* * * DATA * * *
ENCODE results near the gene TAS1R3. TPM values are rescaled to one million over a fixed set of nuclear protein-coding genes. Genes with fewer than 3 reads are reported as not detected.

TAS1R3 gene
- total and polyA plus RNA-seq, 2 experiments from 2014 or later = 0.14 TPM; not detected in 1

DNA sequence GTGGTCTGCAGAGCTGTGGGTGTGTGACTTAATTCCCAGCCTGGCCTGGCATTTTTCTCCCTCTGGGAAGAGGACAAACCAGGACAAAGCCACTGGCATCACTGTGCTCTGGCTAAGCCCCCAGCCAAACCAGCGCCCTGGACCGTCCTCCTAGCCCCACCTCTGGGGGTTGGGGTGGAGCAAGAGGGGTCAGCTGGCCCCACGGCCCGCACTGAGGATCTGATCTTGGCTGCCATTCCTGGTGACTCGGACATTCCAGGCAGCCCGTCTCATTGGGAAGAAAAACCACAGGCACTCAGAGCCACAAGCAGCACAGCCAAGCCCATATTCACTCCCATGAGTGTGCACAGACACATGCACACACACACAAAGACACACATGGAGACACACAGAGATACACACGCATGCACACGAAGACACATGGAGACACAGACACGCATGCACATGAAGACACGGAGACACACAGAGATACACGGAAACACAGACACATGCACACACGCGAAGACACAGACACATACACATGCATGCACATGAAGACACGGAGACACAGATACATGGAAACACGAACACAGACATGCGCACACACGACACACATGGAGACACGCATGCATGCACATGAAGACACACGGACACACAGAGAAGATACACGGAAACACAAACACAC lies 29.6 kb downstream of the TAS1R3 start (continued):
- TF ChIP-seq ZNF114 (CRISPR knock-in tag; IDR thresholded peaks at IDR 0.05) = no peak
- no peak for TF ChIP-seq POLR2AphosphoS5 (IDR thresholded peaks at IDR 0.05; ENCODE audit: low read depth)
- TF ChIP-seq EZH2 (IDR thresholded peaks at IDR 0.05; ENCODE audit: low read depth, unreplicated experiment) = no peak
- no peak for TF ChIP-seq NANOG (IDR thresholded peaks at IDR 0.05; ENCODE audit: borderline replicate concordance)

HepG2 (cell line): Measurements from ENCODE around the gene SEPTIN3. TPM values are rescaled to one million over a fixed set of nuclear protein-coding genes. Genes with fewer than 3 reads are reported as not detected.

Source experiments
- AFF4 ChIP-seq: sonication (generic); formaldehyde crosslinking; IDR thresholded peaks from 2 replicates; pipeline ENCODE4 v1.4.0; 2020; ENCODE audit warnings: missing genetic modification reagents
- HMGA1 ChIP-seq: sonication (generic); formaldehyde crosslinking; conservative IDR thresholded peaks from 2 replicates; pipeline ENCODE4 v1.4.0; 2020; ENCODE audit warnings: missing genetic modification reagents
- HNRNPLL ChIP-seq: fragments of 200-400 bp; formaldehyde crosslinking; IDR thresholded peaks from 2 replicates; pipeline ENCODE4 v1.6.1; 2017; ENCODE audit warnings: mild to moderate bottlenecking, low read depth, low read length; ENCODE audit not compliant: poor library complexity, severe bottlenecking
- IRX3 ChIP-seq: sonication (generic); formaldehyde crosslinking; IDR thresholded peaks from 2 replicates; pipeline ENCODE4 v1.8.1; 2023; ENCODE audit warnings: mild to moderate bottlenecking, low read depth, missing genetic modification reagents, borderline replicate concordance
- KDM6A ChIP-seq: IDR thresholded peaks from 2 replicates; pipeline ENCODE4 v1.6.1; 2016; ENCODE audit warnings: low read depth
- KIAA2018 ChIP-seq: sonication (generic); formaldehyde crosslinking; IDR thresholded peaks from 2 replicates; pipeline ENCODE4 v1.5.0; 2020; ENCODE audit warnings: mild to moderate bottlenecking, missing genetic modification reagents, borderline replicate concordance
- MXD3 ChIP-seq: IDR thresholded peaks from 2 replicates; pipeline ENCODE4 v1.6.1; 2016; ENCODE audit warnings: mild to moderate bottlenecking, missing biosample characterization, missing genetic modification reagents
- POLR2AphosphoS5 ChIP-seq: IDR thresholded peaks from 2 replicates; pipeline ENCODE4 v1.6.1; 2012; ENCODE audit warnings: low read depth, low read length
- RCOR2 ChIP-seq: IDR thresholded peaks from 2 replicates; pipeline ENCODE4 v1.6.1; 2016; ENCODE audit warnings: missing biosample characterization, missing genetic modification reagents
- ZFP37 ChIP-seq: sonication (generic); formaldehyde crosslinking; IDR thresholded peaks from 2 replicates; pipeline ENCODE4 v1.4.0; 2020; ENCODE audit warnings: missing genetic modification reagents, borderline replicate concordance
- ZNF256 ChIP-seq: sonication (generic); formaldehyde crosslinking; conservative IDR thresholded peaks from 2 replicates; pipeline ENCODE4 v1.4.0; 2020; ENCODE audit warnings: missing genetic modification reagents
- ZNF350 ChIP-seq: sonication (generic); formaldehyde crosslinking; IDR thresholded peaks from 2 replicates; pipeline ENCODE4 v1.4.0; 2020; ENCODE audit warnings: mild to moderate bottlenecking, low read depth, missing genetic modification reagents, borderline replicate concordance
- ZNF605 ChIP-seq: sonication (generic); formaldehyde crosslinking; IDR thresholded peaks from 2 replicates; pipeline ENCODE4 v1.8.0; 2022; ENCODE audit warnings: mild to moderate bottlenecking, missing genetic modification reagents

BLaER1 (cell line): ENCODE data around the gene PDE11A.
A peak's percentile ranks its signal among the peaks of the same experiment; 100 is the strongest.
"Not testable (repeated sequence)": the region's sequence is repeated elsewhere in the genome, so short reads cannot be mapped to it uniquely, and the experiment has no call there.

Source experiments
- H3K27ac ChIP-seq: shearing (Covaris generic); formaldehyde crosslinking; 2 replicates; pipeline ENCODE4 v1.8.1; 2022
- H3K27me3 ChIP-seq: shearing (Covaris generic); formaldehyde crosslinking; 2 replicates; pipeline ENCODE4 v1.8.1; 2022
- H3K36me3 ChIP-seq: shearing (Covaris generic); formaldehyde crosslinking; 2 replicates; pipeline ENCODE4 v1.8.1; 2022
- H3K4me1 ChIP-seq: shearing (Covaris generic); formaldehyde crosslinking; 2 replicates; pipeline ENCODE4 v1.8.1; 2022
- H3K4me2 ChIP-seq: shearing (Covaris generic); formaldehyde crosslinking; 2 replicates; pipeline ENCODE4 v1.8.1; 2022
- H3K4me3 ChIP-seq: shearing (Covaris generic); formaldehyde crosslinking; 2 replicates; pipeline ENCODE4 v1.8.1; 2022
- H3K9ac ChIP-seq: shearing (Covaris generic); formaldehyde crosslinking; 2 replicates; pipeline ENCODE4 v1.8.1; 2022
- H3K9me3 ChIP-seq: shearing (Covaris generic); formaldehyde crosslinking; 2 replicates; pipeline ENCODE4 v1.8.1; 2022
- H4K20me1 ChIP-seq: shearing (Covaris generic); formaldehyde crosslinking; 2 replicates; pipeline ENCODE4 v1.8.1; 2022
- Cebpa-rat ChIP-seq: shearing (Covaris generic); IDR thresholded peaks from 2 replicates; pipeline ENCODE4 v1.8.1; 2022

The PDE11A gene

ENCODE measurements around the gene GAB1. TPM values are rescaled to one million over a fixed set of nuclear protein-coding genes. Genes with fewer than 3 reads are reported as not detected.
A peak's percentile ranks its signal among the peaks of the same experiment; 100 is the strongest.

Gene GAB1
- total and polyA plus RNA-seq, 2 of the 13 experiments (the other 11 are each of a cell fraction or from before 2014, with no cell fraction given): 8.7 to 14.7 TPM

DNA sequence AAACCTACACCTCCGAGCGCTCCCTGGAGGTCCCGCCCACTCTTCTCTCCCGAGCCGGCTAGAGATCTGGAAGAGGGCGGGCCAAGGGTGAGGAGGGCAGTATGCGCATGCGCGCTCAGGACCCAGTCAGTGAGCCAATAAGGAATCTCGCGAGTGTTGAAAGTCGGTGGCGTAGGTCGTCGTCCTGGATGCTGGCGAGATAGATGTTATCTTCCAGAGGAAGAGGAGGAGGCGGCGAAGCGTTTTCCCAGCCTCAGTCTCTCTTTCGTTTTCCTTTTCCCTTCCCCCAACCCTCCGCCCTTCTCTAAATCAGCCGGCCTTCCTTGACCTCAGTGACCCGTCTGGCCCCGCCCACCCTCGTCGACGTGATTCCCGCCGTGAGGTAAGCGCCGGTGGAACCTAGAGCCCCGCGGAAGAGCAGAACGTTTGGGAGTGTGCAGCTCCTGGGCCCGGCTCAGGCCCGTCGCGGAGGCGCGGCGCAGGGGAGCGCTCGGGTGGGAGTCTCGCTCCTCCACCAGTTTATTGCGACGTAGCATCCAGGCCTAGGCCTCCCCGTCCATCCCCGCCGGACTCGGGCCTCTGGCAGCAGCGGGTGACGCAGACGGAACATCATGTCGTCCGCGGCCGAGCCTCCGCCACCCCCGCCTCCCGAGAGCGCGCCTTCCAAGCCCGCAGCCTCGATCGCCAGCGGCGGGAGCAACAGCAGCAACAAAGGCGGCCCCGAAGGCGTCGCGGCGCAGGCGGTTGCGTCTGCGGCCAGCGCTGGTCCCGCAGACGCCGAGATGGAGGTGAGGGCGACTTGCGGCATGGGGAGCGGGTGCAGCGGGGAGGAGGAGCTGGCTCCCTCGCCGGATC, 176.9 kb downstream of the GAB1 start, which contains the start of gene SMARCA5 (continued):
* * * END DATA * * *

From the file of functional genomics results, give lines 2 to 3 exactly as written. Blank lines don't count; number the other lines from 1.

TAS1R3 gene
- total and polyA plus RNA-seq, 2 experiments from 2014 or later = 0.14 TPM; not detected in 1